Evening Concert:

Amazing

Connection

Different

Culture Center

Encouraging

Vivifiant

Wyruszający

Amazingstrongdeliciousrejuvenatingcoffee

 

Written by David Miller

 

 

 

Saturday, July 28, 2018

This song is a wheel in a bus,

On a highway in eastern Poland-

A bus with a full load of high hopes.

 

For high notes

Of high musical art,

The full voices of thirty-five full hearts.

 

This is the wheel that turns round-

The bus that pulls to a stop-

The song we sing,

The program we finish in spite of a few missed entrances,

and unexpected avant-garde harmonies.

 

This was the first day,

This is the first night-

 

Was it good?

 

It was good.

 

This was the first day of tour,

of somebody’s  – tour de force

Ours?

God’s?

Was it good?

This is God’s house

  Slava v vuishnikh Bogu

 

This is God’s house

ina zemli mir

In which it pleases Him to dwell:

  v chelovetsekh blagovoleuiye.

 

By Christopher Good

  

Friday, July 27, 2018

It’s kind of hard to believe that today was our last day of rehearsal! It started shortly before 8:00, with people wandering about, warming up their voices, and trying to look awake and enthused. After a devotional by Titus explaining in depth the text of our Russian song, Шестопсалмие, we tackled our music with determination.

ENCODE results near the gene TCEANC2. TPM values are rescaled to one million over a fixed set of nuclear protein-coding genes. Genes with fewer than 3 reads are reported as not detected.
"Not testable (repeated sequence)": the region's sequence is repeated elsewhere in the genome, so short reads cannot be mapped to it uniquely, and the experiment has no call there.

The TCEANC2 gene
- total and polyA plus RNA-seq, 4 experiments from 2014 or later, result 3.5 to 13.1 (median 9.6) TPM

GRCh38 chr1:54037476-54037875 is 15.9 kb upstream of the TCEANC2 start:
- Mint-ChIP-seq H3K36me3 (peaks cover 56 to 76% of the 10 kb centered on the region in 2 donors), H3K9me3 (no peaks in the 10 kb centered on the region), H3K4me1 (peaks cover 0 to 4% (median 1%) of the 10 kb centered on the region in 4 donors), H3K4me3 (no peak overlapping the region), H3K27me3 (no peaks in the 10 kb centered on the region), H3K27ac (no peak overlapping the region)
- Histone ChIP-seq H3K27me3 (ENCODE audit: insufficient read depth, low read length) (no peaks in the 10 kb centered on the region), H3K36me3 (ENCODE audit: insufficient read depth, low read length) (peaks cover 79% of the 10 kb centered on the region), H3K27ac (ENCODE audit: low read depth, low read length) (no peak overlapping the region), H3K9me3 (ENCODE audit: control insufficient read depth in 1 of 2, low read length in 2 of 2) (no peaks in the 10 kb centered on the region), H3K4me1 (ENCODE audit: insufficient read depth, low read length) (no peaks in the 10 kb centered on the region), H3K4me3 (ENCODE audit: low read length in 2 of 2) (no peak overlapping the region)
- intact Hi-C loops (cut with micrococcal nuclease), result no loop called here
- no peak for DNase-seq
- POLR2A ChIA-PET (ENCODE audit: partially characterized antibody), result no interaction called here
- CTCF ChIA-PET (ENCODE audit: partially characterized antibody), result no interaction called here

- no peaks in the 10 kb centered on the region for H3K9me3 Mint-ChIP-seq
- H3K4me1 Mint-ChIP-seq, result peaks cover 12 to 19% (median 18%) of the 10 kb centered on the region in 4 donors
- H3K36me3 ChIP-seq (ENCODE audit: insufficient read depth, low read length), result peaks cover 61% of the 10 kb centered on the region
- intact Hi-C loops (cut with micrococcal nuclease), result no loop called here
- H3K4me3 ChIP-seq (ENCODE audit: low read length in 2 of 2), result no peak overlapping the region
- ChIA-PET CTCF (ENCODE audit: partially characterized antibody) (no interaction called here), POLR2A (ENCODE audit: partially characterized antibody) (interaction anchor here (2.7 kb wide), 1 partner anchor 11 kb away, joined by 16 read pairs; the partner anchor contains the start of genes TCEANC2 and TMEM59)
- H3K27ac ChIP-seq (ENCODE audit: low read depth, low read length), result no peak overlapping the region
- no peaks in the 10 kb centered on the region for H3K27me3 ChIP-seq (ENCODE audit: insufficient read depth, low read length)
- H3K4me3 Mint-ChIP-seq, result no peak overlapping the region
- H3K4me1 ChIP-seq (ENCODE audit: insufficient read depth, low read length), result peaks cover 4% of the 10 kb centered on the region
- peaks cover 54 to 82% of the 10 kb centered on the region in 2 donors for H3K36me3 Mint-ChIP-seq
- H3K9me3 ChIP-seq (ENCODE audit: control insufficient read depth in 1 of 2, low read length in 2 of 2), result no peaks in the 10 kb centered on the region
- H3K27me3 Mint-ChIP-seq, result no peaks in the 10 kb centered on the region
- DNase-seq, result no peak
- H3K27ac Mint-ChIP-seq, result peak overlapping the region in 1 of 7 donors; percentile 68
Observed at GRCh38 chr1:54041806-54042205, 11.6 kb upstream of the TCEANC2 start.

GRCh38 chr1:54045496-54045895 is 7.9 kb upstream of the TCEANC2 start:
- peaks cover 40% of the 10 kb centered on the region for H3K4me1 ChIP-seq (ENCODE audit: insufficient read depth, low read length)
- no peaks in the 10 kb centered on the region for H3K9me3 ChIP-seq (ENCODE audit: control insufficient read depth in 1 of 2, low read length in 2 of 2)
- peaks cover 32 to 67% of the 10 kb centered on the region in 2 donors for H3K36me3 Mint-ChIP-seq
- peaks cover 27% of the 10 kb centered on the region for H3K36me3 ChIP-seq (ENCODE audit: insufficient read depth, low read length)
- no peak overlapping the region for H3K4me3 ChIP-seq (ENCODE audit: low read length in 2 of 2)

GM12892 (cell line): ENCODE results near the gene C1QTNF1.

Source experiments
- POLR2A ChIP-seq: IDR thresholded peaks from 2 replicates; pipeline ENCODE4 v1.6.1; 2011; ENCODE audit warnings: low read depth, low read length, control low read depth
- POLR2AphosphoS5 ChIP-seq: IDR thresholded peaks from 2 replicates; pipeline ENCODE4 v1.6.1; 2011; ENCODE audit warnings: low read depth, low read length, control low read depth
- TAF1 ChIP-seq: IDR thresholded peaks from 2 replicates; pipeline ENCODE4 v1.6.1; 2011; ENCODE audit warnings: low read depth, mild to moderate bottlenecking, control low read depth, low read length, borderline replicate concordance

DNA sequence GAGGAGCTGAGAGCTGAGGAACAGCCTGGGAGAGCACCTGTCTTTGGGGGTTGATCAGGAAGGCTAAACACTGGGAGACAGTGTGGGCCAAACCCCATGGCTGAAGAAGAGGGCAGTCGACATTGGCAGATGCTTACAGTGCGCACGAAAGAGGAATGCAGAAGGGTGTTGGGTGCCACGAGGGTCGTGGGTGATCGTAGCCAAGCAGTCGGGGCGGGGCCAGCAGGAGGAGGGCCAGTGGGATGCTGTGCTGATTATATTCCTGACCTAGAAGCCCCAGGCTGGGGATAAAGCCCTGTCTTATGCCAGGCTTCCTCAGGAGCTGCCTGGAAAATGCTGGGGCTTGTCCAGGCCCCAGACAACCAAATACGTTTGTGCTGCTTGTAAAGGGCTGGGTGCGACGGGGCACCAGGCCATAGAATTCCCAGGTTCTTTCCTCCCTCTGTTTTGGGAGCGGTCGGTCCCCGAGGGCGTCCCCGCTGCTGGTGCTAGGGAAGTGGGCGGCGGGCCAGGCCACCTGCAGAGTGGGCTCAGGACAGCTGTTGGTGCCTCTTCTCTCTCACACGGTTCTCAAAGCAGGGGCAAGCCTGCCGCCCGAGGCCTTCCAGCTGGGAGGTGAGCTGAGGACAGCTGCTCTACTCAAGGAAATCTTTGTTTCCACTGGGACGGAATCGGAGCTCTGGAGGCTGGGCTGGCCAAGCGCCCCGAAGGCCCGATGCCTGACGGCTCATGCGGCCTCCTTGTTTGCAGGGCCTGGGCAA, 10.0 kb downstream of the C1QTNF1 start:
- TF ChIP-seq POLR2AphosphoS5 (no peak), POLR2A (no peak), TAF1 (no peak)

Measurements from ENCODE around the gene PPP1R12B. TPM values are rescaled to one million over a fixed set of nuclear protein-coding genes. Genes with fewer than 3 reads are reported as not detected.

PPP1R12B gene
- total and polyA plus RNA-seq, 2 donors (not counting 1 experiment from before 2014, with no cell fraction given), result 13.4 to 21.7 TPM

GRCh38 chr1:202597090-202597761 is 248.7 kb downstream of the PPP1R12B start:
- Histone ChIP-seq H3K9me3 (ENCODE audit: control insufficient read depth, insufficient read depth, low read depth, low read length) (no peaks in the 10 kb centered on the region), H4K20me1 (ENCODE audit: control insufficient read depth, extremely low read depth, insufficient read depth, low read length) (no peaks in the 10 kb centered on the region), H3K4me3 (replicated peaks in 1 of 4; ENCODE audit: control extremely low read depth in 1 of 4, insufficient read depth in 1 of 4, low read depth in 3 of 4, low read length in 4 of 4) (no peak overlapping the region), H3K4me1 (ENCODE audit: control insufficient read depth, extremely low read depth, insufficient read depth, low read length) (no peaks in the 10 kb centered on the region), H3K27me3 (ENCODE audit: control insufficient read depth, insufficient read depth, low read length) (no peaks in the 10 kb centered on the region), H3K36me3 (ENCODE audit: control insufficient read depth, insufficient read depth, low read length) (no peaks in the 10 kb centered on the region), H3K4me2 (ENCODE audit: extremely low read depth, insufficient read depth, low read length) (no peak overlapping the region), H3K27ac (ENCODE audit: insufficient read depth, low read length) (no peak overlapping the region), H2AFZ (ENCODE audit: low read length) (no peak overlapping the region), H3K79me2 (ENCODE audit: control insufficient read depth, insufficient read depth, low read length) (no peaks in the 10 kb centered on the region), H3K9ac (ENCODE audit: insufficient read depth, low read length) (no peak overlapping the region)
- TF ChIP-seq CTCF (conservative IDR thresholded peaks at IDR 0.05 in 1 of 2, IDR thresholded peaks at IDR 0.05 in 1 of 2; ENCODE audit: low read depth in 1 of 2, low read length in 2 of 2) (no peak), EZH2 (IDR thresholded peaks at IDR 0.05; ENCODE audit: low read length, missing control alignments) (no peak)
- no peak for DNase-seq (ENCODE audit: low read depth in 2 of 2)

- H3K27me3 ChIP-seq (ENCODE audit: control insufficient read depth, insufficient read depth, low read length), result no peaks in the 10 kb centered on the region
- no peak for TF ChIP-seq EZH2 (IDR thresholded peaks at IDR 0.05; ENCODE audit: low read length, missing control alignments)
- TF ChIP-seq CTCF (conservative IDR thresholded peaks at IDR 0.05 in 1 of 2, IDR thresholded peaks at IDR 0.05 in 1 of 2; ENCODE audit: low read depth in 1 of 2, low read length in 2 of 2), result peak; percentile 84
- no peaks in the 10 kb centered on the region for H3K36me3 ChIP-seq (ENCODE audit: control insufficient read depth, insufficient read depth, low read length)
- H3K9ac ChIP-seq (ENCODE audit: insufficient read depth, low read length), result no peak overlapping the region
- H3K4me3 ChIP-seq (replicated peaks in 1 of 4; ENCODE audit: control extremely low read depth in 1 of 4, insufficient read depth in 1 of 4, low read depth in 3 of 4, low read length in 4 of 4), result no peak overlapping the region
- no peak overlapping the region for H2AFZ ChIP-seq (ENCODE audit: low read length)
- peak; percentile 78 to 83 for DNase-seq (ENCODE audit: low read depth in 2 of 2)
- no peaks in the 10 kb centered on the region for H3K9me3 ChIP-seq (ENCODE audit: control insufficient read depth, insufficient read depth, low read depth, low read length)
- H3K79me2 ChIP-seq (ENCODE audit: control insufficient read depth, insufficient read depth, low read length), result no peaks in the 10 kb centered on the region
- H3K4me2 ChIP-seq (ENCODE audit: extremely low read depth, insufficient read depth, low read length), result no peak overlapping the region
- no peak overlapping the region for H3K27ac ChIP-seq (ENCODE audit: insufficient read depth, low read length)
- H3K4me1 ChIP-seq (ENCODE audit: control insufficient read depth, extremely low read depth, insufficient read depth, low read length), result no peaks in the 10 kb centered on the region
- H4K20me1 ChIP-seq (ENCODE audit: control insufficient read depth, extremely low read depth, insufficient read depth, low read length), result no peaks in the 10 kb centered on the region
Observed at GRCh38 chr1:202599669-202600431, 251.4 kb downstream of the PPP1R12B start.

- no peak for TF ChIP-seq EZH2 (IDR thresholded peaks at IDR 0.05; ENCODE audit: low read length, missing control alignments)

We sang outside this afternoon, allowing us to get a different acoustical sound. It also gave us more room to experiment with different standing arrangements. We didn’t complain about the chance to enjoy the sunshiny out-of-doors and catch the breeze whenever it dared to stir.
 
This evening a local man, Marcin, came to critique our Polish diction. He was a very great help. I’m sure we won’t be able to sing our Polish songs without remembering him and his humor!
 
Since singing is done for the day, we have dispersed into various groups and activities. Taking walks, playing Spikeball, and engaging in lively discussions are a few things we never seem to tire of.
 
We have enjoyed our time at Gustav and Maria’s immensely but the thought of packing our bags and leaving for the first leg of our tour tomorrow leaves us feeling breathless with excitement.
 
In closing, I will leave with you piece of advice from a fellow choir member:
As you slide down the banister called LIFE, be sure all the splinters are pointing in the right direction.
 
Alissa Godoy